LPGA

Solheim Cup: America Shifts Power Overseas with Loss to Europe

DUNSHAUGHLIN, IRELAND - SEPTEMBER 25:  Anna Nordqvist of Europe celebrates her team's 15-13 victory with the trophy following the singles matches on day three of the 2011 Solheim Cup at Killeen Castle Golf Club on September 25, 2011 in Dunshaughlin, County Meath, Ireland.  (Photo by David Cannon/Getty Images)
David Cannon/Getty Images
Kyle VassaloFeatured ColumnistSeptember 25, 2011

Europe managed to bring home the Solheim Cup after a 15-13 victory, snapping an eight-year drought and shifting the power in women's golf back to Europe.

In a battle as close as this year's it's impossible to say that this win is going to start a streak of some kind for the Europeans. Even so, ending the drought gives the Europeans confidence and hope for the future.

Even more encouraging is that they were able to attain victory on the shoulders of Caroline Hedwall. After turning pro just a few short months ago, Hedwall came out and made a huge statement by showing up big in a clutch situation.

This is just the sort of break Europe needed. They snap the streak the Americans had going and even out the playing field. If this year's performance is any indication of things to come, we are in for more of a back and forth nature of this tournament.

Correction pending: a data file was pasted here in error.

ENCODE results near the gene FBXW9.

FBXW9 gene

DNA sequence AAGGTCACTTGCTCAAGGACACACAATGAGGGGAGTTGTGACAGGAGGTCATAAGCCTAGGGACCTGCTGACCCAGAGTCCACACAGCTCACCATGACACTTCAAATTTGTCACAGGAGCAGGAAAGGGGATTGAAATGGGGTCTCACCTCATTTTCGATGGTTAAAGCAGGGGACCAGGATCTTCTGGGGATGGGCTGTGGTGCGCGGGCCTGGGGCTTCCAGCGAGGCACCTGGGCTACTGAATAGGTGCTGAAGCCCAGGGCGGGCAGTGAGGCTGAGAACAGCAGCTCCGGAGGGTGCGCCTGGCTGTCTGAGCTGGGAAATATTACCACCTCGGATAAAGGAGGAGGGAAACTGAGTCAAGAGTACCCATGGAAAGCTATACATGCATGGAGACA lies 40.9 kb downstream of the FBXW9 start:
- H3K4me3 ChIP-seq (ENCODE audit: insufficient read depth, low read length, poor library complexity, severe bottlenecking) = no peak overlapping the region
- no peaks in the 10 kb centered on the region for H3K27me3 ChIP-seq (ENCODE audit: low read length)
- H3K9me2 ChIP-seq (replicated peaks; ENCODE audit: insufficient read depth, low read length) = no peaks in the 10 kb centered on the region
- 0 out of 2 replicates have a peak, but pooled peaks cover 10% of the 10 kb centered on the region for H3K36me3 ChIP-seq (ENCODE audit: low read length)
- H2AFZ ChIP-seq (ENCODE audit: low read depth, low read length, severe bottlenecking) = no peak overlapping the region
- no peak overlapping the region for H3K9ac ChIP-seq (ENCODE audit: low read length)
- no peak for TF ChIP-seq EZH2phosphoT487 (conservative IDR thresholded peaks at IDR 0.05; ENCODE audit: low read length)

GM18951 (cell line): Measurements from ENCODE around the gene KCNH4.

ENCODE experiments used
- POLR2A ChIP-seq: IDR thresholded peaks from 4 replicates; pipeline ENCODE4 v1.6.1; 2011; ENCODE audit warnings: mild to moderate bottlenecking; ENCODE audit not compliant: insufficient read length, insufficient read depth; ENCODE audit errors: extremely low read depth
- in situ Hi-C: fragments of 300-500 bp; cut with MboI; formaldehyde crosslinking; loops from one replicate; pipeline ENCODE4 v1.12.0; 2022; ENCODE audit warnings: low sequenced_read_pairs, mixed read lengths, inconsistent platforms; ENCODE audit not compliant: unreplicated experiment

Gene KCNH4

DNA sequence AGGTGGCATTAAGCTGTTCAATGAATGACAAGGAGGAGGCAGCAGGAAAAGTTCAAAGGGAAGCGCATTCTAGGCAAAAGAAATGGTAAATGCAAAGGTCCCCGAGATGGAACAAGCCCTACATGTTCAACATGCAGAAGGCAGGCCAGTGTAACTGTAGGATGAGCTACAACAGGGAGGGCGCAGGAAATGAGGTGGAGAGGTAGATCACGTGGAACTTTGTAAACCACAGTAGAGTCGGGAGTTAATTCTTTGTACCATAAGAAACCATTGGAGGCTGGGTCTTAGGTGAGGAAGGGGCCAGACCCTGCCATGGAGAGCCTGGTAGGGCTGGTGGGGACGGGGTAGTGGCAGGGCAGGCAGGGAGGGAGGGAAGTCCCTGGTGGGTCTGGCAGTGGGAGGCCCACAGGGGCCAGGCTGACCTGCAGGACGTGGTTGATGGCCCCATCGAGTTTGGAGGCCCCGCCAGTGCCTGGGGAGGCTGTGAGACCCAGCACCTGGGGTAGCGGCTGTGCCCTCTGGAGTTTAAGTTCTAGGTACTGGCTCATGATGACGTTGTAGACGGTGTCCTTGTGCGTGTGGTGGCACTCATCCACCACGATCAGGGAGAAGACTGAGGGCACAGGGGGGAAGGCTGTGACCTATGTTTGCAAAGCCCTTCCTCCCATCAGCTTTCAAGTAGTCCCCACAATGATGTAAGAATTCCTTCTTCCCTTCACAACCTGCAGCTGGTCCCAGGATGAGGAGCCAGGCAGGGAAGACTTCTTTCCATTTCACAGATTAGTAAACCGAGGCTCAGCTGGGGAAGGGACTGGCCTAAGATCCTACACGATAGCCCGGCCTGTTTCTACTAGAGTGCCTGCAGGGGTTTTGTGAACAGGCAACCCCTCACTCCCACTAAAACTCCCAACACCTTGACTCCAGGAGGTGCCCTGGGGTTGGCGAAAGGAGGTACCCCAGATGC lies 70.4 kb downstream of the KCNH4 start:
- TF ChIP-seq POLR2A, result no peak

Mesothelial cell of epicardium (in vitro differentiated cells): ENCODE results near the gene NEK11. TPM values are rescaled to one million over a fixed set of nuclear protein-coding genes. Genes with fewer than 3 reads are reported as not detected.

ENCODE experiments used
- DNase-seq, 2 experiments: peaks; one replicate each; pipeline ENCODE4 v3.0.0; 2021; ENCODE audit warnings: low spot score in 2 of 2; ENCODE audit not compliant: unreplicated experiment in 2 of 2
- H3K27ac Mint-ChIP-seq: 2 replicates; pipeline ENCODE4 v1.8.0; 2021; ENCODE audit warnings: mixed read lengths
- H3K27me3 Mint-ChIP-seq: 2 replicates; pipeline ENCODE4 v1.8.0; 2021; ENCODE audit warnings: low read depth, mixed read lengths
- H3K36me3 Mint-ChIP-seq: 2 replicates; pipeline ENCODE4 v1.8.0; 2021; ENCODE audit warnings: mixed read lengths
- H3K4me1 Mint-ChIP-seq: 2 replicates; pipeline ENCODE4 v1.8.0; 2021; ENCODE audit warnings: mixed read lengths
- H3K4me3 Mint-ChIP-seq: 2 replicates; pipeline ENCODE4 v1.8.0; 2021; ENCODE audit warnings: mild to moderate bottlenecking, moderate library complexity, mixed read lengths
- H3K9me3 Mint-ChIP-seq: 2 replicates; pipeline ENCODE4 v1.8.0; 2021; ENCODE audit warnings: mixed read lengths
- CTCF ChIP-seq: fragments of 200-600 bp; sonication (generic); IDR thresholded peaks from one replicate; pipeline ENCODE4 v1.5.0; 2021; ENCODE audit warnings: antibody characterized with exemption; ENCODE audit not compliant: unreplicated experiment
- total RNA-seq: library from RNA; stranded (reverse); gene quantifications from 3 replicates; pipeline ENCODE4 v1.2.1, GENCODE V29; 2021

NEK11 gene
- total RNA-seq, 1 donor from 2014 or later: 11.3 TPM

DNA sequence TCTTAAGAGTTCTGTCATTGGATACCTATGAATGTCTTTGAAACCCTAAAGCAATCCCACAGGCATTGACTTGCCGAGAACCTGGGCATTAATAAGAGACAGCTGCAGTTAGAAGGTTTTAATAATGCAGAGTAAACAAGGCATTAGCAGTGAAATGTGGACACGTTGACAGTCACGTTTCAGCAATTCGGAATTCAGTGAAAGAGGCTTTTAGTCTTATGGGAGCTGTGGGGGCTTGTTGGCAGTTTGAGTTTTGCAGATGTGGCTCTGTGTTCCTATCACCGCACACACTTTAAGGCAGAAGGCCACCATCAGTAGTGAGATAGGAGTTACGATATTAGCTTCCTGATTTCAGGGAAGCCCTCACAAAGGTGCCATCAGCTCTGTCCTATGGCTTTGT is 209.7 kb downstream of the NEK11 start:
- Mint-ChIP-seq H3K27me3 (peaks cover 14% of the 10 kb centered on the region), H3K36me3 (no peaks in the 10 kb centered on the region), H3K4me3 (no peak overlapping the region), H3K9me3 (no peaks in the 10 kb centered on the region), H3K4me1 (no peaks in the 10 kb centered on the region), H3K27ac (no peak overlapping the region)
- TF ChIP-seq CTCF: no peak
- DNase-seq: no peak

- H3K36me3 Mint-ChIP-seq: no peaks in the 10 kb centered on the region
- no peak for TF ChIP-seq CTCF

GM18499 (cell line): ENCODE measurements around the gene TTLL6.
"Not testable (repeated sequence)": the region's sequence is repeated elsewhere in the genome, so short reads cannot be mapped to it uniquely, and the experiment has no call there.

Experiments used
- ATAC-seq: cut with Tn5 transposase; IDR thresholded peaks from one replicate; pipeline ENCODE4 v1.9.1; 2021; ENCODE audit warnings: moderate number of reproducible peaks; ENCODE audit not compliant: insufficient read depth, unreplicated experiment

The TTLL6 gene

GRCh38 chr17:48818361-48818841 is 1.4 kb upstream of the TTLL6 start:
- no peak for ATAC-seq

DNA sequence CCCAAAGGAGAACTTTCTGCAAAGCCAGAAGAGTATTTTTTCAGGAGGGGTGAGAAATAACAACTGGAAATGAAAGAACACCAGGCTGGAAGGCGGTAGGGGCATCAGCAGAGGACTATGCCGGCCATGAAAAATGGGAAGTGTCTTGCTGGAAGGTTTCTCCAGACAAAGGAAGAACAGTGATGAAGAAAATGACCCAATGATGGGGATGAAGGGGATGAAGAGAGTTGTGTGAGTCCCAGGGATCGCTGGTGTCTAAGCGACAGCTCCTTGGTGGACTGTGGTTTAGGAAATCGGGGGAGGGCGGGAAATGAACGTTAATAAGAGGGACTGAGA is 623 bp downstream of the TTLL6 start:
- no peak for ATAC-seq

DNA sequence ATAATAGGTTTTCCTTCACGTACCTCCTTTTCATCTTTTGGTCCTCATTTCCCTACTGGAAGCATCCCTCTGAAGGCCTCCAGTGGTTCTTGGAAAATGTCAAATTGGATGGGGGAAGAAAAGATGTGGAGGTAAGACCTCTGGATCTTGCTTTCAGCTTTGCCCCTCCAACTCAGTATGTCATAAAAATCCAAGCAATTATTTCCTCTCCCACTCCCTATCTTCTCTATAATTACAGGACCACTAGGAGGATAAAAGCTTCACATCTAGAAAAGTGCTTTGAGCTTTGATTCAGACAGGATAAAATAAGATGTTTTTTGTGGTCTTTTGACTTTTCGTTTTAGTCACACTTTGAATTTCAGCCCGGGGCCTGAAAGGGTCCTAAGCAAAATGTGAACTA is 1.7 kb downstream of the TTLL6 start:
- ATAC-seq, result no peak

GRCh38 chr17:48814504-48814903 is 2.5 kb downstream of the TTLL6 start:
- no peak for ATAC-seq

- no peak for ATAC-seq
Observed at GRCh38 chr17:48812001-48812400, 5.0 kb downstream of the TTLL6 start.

This year's Solheim Cup came down to the wire and points to great things to come in the future. America has dominated the series, but Europe stood strong this time around and will look to string together back-to-back victories for the first time ever.

Just before the United States started their streak, Europe won in 2000 and 2003. Making their presence felt as they have is a huge step in the right direction.

While their victory may have come at a narrow margin, it sends a message. Europe isn't going to roll over and accept defeat. We can expect more heated battles in the near future as the shoe is now on the other foot.

America will be anxious to prove themselves and Europe will be looking to repeat. For the time being, Europe has bragging rights as the power in women's golf has shifted overseas.

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